codes/requirements pertaining to pool barriers in your area. The BOCA
National Building Code provided for reference below should only be used to
gain a basic understanding of the types of requirements you may encounter
THE BOCA NATIONAL BUILDING CODE/1999
|421.10.1 Enclosures for private swimming pools: Private swimming pools shall
be enclosed in accordance with Sections 421.10.1 or by other approved
|421.10.1 Outdoor private swimming pool: An outdoor-private swimming pool,
including an in-ground, above-ground or on-ground pool, hot tub or spa shall
be provided with a barrier which shall comply with the following.
|1. The top of the barrier shall be at least 48 inches above finished ground
level measured on the side of the barrier which faces away from the swimming
pool. The maximum vertical clearance between finished ground level and the
barrier shall be 2 inches measured on the side of the barrier which faces
away from the swimming pool. Where the top of the pool structure is above
finished ground level, such as an above-ground pool, the barrier shall be at
finished ground level, such as the pool structure, or shall be mounted on
top of the pool structure. Where the barrier is mounted on the pool
structure, the opening between the top surface of the pool frame and the
bottom of the barrier shall not allow passage of a 4-inch diameter sphere.
|2. Openings in the barrier shall not allow passage of a 4-inch diameter
|3. Solid barriers shall not contain indentations or protrusions except for
normal construction tolerances and tooled masonry joints.
|4. Where the barrier is composed of horizontal and vertical members and the
distance between the tops of the horizontal members is less than 45 inches,
the horizontal members shall be located on the swimming pool side of the
fence. Spacing between vertical members shall not exceed 4 inches.
Decorative cutouts shall not exceed 1¾ inches in width. Decorative cutouts
shall not exceed 1¾ inches in width.
|5. Where the barrier is composed of horizontal and vertical members and the
distance between the tops of the horizontal members is 45 inches or more,
spacing between vertical members shall not exceed 4 inches. Decorative
cutouts shall not exceed 13/4 inches in width.
|6. Maximum mesh size for chain link fences shall be a 11/4-inch square
unless the fence is provided with slats fastened at the top or the bottom
which reduce the openings to not more than 13/4 inches.
|7. Where the barrier is composed of diagonal members, such as a lattice
fence, the maximum opening formed by the diagonal members shall be not more
than 13/4 inches.
|8. Access gates shall comply with the requirements of items 1 through 7 of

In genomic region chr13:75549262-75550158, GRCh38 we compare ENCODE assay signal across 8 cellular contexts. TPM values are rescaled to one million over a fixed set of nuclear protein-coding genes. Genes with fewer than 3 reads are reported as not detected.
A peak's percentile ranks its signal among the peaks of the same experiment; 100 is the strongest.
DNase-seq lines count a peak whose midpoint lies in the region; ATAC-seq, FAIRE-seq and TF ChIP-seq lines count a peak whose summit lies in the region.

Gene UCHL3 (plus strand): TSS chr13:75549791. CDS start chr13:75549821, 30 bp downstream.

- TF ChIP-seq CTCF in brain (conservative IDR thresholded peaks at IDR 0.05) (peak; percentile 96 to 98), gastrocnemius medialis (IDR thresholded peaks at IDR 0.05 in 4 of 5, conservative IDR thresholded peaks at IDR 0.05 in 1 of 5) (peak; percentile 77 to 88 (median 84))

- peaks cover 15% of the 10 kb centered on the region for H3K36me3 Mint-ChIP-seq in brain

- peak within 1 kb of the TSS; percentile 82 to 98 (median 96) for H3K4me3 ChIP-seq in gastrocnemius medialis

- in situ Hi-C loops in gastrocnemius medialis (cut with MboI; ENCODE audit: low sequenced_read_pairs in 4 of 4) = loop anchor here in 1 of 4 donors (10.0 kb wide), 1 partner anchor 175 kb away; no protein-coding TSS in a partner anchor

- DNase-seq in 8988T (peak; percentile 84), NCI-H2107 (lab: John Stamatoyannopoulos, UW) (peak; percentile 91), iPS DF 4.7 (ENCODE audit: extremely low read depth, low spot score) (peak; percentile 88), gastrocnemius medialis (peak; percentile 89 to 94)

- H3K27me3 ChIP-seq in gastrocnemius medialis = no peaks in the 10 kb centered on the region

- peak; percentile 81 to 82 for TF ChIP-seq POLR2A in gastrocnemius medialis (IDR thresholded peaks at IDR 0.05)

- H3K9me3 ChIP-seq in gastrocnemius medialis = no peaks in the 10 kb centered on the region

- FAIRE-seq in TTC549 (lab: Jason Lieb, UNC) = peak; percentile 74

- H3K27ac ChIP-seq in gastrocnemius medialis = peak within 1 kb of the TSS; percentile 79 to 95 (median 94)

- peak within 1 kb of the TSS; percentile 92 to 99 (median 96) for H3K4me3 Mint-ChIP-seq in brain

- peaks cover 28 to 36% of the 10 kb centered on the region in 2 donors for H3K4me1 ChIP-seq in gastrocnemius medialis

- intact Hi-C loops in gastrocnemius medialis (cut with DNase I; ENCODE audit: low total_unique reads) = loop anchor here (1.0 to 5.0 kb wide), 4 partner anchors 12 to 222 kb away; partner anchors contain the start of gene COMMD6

Section 421.10.1, and shall be equipped to accommodate a locking device.
Pedestrian access gates shall open outwards away from the pool and shall be
equipped to accommodate a locking device. Pedestrian access gates shall open
outwards away from the pool and shall be self-closing and have a
self-latching device. Gates other than pedestrian access gates shall have a
self-latching device. Where the release mechanism of the self-latching
device is located less than 54 inches from the bottom of the gate: (a) the
release mechanism shall be located on the pool side of the gate at least 3
inches below the top of the gate; and (b) the gate and barrier shall not
have an opening greater than ½ inch within 18 inches of the release
|9. Where a wall of a dwelling unit serves as part of the barrier and
contains a door that provides direct access to the pool, one of the
following shall apply:
|9.1. All doors with direct access to the pool through that wall shall be
equipped with an alarm which produces an audible warning when the door and
its screen, if present, are opened. The audible warning shall commence not
more than 7 seconds after the door and door screen, if present, are opened
and shall sound continuously for a minimum of 30 seconds. The alarm shall
have a minimum sound pressure rating of 85 dBA at 10 feet and the sound of
the alarm shall be distinctive from other household sounds such as smoke
alarms, telephones and door bells. The alarm shall automatically reset under
all conditions. The alarm shall be equipped with manual means, such as
touchpads or switches, to deactivate temporarily the alarm for a single
opening from either direction. Such deactivation shall last for not more
than 15 seconds. The deactivation touchpads or switches shall be located at
least 54 inches above the threshold of the door.
|9.2. All doors with direct access to the pool through that wall shall be
equipped with a self-closing and self-latching device with the release
mechanism located a minimum of 54 inches above the floor. Swinging doors
shall open away from the pool area.
|9.3. The pool shall be equipped with a power safety cover. Where in a closed
position, the cover shall be capable of holding a weight of 485 pounds,
shall not have any openings that allow passage of a 41/2 inch sphere and
shall incorporate a system to drain standing water that collects on the
cover. The cover control switch shall be permanently installed in accordance
with NFPA 70 listed in Chapter 35, and be key-operated and of a